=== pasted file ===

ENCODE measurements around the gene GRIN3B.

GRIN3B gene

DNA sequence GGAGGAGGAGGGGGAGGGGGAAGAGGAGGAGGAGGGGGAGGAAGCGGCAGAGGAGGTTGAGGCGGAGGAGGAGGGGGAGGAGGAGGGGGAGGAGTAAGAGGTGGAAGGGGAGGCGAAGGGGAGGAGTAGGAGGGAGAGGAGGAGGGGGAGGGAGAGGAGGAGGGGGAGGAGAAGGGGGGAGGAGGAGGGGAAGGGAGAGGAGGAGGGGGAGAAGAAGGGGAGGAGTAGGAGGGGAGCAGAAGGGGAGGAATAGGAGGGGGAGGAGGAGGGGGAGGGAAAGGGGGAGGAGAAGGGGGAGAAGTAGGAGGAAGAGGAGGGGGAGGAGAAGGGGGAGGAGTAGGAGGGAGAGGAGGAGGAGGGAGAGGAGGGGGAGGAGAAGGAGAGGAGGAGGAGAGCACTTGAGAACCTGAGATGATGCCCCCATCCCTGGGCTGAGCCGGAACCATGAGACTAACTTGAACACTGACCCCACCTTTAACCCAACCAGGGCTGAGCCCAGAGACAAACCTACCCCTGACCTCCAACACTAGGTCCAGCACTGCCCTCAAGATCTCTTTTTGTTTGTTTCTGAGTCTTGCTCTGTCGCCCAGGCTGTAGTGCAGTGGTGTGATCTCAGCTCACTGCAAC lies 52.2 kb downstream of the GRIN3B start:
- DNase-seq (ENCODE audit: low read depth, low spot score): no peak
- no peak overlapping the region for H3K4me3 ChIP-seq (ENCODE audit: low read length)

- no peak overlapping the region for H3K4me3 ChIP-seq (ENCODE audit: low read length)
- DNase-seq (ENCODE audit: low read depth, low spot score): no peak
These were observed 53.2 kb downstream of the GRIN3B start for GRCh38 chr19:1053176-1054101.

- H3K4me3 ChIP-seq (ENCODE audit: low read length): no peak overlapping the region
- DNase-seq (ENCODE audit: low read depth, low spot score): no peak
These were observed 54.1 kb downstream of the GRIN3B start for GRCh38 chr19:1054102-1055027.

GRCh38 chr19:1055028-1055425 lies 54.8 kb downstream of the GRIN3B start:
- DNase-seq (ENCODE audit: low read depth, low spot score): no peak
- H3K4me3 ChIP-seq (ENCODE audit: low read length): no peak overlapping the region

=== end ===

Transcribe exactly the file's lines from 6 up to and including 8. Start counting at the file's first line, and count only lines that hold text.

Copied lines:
- no peak overlapping the region for H3K4me3 ChIP-seq (ENCODE audit: low read length)
- DNase-seq (ENCODE audit: low read depth, low spot score): no peak
These were observed 53.2 kb downstream of the GRIN3B start for GRCh38 chr19:1053176-1054101.